- Sprouted grain bread (Ezekial is a common brand) is usually sold in the freezer case or natural foods section. It's made entirely of sprouted whole grains, which are more easily digestible for some people. This bread also boasts protein (and all essential amino acids) and fiber.
- Whole-grain pasta. Choose whole-wheat pasta and couscous, or even brown rice pasta for variety.
- Brown rice is a healthy addition to many meals. For quicker cooking, you can soak it on the counter for a few hours before boiling it, or buy pre-cooked brown rice in the freezer section that you can reheat in the microwave in minutes.
- Healthy cereals are those made with whole grains and without added sugar.
- Oatmeal is a hearty breakfast staple that cooks in minutes. Buy (plain) instant or quick oats to save time. When cooking it on the stovetop, add a handful of frozen blueberries for a scrumptious breakfast truly fit for champions.
- Snack cakes, doughnuts, muffins, Danishes and other pastries don't make healthy breakfast choices.
- Sugary cereals, especially those marketed to kids.
- Limit "wheat flour" products. Don't let words like "wheat flour" or "wheat bread" fool you. Unless the ingredients list "whole wheat" as #1, these products are just posing as healthy.
- Limit white flour products. Refined grains (white bread, rice and cereals) are missing the most nutritious parts of the grain.
The Dairy Case
Most grocery stores place dairy in the very back so that you'll have to walk through the whole store (and past its enticing food items) to get to it. But even though it's in the back, dairy holds an important place in most people's diets. So what are the top picks?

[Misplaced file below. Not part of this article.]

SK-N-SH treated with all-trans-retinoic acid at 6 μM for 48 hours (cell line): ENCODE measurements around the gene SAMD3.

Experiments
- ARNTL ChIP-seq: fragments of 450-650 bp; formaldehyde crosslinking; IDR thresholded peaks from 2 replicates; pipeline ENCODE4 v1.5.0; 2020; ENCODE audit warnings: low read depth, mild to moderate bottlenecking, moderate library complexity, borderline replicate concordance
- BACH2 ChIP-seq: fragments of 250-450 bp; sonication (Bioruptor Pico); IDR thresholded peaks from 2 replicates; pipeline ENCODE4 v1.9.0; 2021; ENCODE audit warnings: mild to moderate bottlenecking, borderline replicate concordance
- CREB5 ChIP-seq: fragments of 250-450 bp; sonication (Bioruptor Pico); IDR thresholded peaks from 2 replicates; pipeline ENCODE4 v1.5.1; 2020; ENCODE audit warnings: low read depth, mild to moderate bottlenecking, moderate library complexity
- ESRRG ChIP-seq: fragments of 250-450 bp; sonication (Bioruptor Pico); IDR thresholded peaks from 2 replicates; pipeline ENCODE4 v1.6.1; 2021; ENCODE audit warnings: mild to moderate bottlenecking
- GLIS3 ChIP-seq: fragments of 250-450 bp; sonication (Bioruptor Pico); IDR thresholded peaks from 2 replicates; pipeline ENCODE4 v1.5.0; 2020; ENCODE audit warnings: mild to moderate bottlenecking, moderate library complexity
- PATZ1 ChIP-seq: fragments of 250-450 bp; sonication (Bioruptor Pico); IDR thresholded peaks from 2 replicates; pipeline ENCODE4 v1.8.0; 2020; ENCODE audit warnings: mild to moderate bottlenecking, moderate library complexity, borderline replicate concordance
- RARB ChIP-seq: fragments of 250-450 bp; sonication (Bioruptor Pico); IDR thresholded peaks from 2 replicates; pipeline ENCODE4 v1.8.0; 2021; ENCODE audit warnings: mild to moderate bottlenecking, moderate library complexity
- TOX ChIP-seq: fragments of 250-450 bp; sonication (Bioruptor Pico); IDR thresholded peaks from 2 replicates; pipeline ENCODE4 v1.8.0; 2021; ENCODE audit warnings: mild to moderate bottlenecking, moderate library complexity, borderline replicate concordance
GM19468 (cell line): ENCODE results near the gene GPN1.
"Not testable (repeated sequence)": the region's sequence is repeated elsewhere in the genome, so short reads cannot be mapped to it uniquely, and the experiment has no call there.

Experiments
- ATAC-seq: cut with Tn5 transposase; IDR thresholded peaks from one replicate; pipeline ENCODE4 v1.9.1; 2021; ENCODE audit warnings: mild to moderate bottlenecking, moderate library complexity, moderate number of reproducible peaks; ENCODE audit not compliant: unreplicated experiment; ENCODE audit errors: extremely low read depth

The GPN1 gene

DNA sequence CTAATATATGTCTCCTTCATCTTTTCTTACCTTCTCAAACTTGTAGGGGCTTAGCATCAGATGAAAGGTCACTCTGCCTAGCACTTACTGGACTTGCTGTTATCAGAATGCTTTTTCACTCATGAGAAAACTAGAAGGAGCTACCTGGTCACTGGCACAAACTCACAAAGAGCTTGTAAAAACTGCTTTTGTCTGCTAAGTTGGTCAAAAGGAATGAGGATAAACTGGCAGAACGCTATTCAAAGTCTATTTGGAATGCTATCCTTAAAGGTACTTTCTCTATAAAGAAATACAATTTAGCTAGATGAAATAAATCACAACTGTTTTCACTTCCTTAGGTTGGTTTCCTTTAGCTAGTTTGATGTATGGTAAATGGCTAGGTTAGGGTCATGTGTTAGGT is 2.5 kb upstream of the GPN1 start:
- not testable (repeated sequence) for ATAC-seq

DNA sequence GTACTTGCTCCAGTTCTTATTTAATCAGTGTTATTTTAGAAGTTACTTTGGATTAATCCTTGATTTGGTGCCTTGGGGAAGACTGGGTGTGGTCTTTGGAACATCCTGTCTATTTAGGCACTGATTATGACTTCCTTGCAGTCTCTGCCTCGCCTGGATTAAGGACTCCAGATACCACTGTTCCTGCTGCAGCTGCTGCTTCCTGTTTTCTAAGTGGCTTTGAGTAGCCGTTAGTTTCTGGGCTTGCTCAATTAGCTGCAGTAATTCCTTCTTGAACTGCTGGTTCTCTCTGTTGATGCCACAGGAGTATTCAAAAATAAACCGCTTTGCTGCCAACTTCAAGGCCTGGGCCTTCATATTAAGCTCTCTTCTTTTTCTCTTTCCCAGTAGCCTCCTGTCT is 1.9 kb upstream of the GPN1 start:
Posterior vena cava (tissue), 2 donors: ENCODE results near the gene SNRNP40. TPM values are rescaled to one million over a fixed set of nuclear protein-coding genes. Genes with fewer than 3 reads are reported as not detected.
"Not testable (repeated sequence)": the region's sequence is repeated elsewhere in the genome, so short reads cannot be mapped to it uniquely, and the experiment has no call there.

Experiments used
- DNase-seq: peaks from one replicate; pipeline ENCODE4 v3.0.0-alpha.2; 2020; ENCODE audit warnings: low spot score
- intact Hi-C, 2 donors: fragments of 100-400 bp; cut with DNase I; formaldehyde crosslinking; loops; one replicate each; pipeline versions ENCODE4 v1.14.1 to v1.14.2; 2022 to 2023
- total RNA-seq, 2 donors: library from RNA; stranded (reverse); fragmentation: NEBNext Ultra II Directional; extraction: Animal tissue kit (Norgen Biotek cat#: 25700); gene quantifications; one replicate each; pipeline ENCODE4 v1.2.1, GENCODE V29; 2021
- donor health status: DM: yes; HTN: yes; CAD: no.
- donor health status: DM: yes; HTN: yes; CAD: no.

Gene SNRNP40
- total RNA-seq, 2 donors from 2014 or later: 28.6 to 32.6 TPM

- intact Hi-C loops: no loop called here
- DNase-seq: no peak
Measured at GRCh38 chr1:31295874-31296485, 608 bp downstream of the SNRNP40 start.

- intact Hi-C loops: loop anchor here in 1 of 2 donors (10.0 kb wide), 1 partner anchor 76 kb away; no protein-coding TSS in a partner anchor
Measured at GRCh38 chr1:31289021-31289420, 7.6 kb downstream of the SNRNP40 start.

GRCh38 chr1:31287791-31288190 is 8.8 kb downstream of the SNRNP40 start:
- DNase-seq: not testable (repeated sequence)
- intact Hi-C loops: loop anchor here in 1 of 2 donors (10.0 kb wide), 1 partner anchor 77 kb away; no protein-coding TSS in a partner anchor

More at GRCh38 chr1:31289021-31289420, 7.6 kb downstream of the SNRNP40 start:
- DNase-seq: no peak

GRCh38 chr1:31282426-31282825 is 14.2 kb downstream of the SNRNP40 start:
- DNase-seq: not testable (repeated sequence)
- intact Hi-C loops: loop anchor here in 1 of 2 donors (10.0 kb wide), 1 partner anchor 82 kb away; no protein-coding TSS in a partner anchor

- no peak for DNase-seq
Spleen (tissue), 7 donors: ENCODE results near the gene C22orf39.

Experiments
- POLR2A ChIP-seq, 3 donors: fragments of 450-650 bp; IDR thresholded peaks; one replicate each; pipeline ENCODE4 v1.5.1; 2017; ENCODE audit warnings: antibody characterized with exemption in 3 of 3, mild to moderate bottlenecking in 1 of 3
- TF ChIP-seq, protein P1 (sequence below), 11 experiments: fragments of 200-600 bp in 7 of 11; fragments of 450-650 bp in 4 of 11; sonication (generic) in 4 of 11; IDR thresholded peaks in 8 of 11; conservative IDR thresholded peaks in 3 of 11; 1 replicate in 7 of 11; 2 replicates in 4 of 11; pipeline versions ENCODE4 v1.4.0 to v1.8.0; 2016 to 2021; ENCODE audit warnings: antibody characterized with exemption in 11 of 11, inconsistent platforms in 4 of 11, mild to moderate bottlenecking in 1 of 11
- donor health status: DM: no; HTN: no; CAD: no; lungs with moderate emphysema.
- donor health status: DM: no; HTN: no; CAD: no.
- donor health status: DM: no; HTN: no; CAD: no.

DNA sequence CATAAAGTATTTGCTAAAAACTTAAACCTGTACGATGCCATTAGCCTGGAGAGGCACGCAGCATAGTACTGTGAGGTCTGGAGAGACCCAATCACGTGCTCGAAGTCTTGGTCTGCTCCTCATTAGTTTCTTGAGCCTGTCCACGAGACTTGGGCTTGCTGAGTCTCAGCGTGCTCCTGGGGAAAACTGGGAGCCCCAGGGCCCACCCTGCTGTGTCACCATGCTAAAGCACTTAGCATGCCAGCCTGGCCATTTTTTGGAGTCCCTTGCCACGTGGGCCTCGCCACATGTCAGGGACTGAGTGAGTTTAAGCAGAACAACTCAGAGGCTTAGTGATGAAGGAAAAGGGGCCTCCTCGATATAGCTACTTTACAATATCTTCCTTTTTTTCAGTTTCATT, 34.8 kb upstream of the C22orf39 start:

What to Avoid in the Dairy Case:
- Skim milk has just as much calcium as other varieties, but far less saturated fat. If you’re intolerant of milk (or prefer not to drink it), try dairy alternatives like soy or rice milk. The fortified varieties have as much calcium and vitamin D as dairy milk, but are free of saturated fat and cholesterol.
- Low-fat yogurt is getting more praise everyday for supplying our bodies with probiotics, the healthy bacteria that keep our intestines happy. Choose low-fat and natural varieties, but watch the sugar content. Soy yogurt, which is fortified with calcium and contains probiotics, is another good choice.
- Low-fat cottage cheese is a great source of protein and calcium, without any added sugar. It's a versatile ingredient for both sweet and savory healthy dishes. Look for low-sodium varieties if you are watching your blood pressure.
- Keifer, basically, is drinkable yogurt. It's mildly tangy, usually sweetened and whipped with fruit. It has many of the same health benefits as yogurt.
- Cheese. Admittedly, some low-fat cheeses don't taste as good as the "real" thing, but this is improving. Cheese is high in calcium, so even if you splurge on the full-fat varieties, it’s still healthy to eat it in moderation and when you keep your portions in check.
- Butter is a food to be enjoyed in moderation. It has about the same amount of fat and calories as margarine, but is often a better choice since margarine can be loaded with trans fats.